“What boat should I buy?” This question gets floated around on the Liveaboard and Cruising forums every now and again. The responses range from good-natured and helpful, to crusty old farts grunting, “Do your own research, kid. You can’t just go on Facebook and mine the experience of decades of my life! Rabble, rabble, rabble.” It always makes me laugh when I see these types of responses because a.) if you are past the age of 40 and you aren’t trying to help the young’uns follow in your footsteps, you are not fulfilling your evolutionary purpose on this planet, and b.) these are the same ol’ salts that’ll talk your ear off on the dock and tell you every fish story that comes to mind as long as you want to pay them attention.
Well, I’m just barely past the age of 40, but I’ve always been precocious. So, I figure I can add to the input that is out there so you “can do your own research.”
The Answer: It Depends
Like every sailor that’s pushed the “American Dream Eject Button,” you really must make the difficult decisions on your own. I know I can’t just give you a blanket response to this question. It invokes more questions: How much money do you have to spend? Do you want to cross an ocean or bum around the Islands? How many people will be aboard? What’s your experience level?
Having said that, I will tell you how we eventually made our decision. Remember that it’s one opinion in a pool of hundreds, so I only hope to add to the voices that can help inform your choices.
- We wanted to eventually do an ocean crossing + limited experience = buy a tank. Greg and I have very limited experience on the open ocean, and we wanted something that would be forgiving of our rookie mistakes. We chose to go with a full keel and a well-protected rudder. But there are trade-offs for every choice. She reacts about as well as an overfed camel unless she’s got plenty of momentum pushing her. In reverse, her prop walk is terrifying. She’s heavy as hell. If you want to pop in and out of harbors and marinas, do some island cruising or racing, don’t buy a heavy, full keel tank on water. Buy a light displacement vessel with a fin or wing keel.
- Remember that the vast majority of the time will be spent at anchor if you’re cruising. So, buy yourself a home. I wanted something I could be comfortable in, and since on the inside, I’m a 60-year-old-man, I wanted my man cave. I knew I’d never be happy surrounded by a super-clean fiberglass interior. I wanted to be surrounded by wood finishes and warm light. It may seem superficial, but buy a boat that “feels” good to you. You want to love her and feel like you’re coming home when you come aboard.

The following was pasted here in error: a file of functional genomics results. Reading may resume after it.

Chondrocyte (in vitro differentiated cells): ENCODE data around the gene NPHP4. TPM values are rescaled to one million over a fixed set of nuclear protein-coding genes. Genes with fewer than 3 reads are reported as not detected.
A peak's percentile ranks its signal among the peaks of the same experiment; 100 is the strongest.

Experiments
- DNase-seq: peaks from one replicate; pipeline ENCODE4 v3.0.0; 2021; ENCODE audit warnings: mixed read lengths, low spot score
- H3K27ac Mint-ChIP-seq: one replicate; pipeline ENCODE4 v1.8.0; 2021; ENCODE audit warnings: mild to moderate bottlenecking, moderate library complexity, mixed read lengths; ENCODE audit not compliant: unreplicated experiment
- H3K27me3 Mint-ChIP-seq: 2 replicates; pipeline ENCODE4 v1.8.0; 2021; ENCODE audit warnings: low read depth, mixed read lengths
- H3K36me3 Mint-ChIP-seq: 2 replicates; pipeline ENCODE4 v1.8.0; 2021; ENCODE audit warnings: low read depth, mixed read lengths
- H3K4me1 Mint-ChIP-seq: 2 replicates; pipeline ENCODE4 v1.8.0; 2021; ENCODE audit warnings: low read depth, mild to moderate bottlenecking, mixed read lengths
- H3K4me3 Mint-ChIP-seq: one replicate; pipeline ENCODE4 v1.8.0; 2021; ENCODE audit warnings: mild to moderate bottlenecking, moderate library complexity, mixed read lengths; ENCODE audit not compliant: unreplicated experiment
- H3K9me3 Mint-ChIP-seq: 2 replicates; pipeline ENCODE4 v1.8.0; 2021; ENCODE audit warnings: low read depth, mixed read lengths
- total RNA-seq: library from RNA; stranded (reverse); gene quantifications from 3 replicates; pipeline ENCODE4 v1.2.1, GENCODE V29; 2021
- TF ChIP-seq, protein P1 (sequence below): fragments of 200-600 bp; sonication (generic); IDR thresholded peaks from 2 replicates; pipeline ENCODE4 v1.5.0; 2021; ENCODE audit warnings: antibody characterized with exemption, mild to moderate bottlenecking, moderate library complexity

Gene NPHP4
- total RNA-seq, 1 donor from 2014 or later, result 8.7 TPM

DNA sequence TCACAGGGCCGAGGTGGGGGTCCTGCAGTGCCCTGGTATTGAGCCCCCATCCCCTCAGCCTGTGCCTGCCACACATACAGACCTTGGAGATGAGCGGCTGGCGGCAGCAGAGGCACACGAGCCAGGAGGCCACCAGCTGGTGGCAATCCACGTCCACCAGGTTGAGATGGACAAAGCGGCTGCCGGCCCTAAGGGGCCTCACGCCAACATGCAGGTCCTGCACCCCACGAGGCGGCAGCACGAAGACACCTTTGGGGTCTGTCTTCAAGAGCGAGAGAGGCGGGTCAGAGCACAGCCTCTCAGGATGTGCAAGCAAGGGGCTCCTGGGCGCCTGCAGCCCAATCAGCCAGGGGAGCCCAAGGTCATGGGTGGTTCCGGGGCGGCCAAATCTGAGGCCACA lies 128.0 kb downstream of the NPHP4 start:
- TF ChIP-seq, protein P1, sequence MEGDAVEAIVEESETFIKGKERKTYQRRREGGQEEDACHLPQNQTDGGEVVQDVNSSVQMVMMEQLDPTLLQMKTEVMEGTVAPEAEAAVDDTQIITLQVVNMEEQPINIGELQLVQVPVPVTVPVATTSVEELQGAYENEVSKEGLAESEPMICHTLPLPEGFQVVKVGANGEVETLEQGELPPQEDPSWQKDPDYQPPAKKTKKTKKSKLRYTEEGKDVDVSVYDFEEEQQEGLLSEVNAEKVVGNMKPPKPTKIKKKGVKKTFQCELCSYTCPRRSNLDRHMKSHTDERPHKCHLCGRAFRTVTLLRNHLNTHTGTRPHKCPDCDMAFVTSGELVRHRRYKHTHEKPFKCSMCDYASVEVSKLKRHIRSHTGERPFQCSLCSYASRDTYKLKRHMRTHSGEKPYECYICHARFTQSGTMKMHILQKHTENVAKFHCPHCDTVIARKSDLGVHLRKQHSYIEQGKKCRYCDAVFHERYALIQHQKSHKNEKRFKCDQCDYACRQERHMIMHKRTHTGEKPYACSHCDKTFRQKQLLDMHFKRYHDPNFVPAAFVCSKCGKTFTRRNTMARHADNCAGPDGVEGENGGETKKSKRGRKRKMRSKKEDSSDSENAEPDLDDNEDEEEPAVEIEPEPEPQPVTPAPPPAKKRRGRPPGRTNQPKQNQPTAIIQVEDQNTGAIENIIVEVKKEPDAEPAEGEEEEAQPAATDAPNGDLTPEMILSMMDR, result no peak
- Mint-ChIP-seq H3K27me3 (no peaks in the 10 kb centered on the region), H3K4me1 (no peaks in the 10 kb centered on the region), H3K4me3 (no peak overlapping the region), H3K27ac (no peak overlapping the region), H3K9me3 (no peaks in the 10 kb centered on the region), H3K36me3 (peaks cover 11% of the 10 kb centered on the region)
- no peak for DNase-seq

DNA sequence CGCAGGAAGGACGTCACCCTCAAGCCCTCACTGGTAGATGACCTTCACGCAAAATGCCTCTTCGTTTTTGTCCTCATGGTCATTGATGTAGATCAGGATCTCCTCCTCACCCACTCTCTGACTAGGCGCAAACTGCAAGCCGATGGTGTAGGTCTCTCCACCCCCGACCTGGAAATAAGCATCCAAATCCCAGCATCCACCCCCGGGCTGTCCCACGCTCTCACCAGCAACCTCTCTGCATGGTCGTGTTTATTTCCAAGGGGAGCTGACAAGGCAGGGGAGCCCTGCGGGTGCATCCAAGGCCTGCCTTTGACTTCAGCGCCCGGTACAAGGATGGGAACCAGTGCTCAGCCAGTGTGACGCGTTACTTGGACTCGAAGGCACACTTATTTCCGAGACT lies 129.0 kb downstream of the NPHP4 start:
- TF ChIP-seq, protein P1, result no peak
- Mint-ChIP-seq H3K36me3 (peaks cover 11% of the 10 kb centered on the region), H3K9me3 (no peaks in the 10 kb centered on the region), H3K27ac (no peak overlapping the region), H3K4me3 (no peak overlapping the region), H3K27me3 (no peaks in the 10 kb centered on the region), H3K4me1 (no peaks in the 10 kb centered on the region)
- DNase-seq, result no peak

- We were aiming at the smallest boat that would accommodate the two of us and the dog. All the research I had done wagged many a-finger not to go too big. Once you cross about 38 feet, everything gets more expensive. All the fittings, fixtures, rigging, sails, ground tackle and even dockage gets exponentially more expensive for every foot you tack onto the length. And, we still bought a Whitby 42! Ouch. I was aiming at 36-38’ and we put in our first offer on a Tayana 37’. (Bullseye!) I wanted a boat small enough to single hand if necessary. I also like the idea of a split sail plan on cutters and ketches. Sloops just looked too intimidating to me. If my husband was ill or injured, I just didn’t think I’d be strong enough to manhandle sails and wenches for sails that large. Our offer on the Tayana ultimately fell through. But, since the Whitby’s a center cockpit, it still feels like the same distance to the bow. I’ll eventually get used to it, but I still wish we’d gone a bit smaller because of the cost of everything from anchor chain to diesel.